- A new analysis suggests that while women and men have an equal lifetime risk of stroke, only 37% of participants in clinical trials of stroke treatments are female.
- This gender bias could make the findings of some trials unreliable for female patients, who tend to experience more severe impairment after a stroke.
- The authors of the analysis conclude that researchers should address the barriers that prevent women from enrolling in their studies.
During a stroke, the blood supply to part of the brain is interrupted, or a blood vessel in the brain bursts. This deprives the affected region of oxygen and nutrients, which can result in the death of some brain cells.
Acute symptoms of strokeTrusted Source include numbness or weakness on one side of the body, difficulty speaking and understanding speech, and problems with vision.
The Centers for Disease Control and Prevention (CDC)Trusted Source reports that more than 795,000 people have a stroke every year in the United States. Someone has a stroke every 40 seconds, and every 4 minutes, someone dies from a stroke.
Research suggests the global lifetime risk of stroke from age 25 onwards is approximately 25% among men and women. Women also tend to experience more significant disability and worse quality of life as a result of a stroke.
However, a new study suggests that women are underrepresented in clinical trials of treatments.
“Our findings have implications for how women with stroke may be treated in the future, as women typically have worse functional outcomes after stroke and require more supportive care,” says study author Cheryl Carcel, M.D., of The George Institute for Global Health in Sydney, Australia.
Julie Anne Mitchell, director of health strategy at the National Heart Foundation of Australia, told Medical News Today that the underrepresentation of women in cardiovascular research was a long-standing problem.
“Until recently, the default position has been to conduct studies on male cells, male animals, or male humans, and then apply these findings to women,” she said. She added:
“The risk […] in doing so is that vital pieces of information — such as the influence that hormones, body size, or menstruation might have on treatment options and outcomes — will be missed.”
The research appears in Neurology, the journal of the American Academy of Neurology.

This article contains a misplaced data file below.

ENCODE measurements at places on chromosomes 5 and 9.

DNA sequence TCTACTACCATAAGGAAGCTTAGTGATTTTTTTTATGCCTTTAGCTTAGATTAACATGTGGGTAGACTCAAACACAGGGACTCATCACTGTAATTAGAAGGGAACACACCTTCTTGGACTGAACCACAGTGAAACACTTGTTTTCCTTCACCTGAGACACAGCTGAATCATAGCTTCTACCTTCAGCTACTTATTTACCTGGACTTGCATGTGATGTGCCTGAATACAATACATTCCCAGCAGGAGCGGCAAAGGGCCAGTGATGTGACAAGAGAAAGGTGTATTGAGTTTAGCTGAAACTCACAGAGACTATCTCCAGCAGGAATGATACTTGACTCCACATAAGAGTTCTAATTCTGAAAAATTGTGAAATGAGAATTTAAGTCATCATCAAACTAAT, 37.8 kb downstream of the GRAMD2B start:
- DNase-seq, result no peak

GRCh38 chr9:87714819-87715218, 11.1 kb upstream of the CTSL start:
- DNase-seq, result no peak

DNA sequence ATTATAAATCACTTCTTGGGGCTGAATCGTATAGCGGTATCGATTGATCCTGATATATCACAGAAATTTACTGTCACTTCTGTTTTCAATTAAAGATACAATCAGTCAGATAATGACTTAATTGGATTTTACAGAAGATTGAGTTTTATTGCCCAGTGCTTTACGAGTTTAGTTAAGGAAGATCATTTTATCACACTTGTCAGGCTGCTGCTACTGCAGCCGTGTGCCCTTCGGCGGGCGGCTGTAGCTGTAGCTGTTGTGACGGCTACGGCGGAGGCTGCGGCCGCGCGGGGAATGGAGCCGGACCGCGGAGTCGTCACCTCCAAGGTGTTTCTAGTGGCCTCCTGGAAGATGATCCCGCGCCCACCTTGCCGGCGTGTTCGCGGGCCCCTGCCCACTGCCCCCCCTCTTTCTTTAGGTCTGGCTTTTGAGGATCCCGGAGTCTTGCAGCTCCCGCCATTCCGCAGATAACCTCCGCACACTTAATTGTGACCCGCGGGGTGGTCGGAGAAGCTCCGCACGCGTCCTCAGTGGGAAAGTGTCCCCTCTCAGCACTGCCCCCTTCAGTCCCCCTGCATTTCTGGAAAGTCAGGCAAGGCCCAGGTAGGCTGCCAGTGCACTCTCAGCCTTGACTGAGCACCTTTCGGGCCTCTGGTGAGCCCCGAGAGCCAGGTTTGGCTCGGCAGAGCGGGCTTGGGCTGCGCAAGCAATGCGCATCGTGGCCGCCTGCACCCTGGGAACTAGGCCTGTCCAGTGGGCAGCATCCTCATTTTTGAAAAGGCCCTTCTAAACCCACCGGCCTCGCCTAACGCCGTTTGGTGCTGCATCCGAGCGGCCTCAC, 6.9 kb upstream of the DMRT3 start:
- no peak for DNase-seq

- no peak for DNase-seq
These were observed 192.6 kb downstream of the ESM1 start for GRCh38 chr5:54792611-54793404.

The researchers analyzed 281 trials of stroke treatments that took place between 1990 and 2020 and involved a total of 588,887 participants. In the countries where the trials took place, 48% of all strokes occurred in women. But only 37.4% of the total 588,887 trial participants were female.
Women had the worst representation in trials involving a type of stroke known as intracerebral hemorrhage and trials investigating rehabilitation after a stroke.
“Making sure there are enough women in clinical studies to accurately reflect the proportion of women who have strokes may have implications for future treatment recommendations for women affected by this serious condition,” says Dr. Carcel.
“When one sex is underrepresented in clinical trials, it limits the way you can apply the results to the general public and can possibly limit access to new therapies,” she adds.
The representation of women in clinical trials did not appear to have changed over the course of the 3 decades studied.
When researchers design a clinical trial, they may set a goal for the number of women to enroll in order to get statistically significant findings about the treatment in women.
“If the target number of women isn’t enrolled in the trial, then they might not give the medication to women,” said co-first author Katie Harris, Ph.D., of The George Institute for Global Health.
“[T]his may actually preclude women from receiving a new therapy that can save their life or make them live longer,” Dr. Harris told MNT.
In addition, women tend to be older when they have a stroke, so the upper age limits for enrolment in some clinical trials may reduce their representation.
“Researchers could also promote for data to be sex-disaggregated when their work is published in a journal so that such presentation of data becomes the norm rather than the exception,” she said.
She added that longer trials with more follow-ups may be impractical for women who are responsible for the care of children, grandchildren, or partners.
Dr. Sonya Babu-Narayan, a consultant cardiologist at Royal Brompton Hospital and associate medical director at the British Heart Foundation, agreed.
“We know that some requirements for participating in clinical trials, such as repeated visits to hospital for research appointments over months or years, can be difficult for women with commitments to care for children and elderly relatives,” she told MNT.
“The situation may be compounded further by persisting misperceptions that heart disease is a man’s disease,” she added.
In a statement, the American Heart Association told MNT that it now only funds research that is fully inclusive of women. The statement continued:
“In 2019, the American Heart Association launched Research Goes Red […] to engage more women in research and create the world’s most engaged and largest women’s health registry and platform for research. The leadership of the association believes that part of the solution to this is also to engage more women in STEM [science, technology, engineering, and mathematics] careers and research jobs.”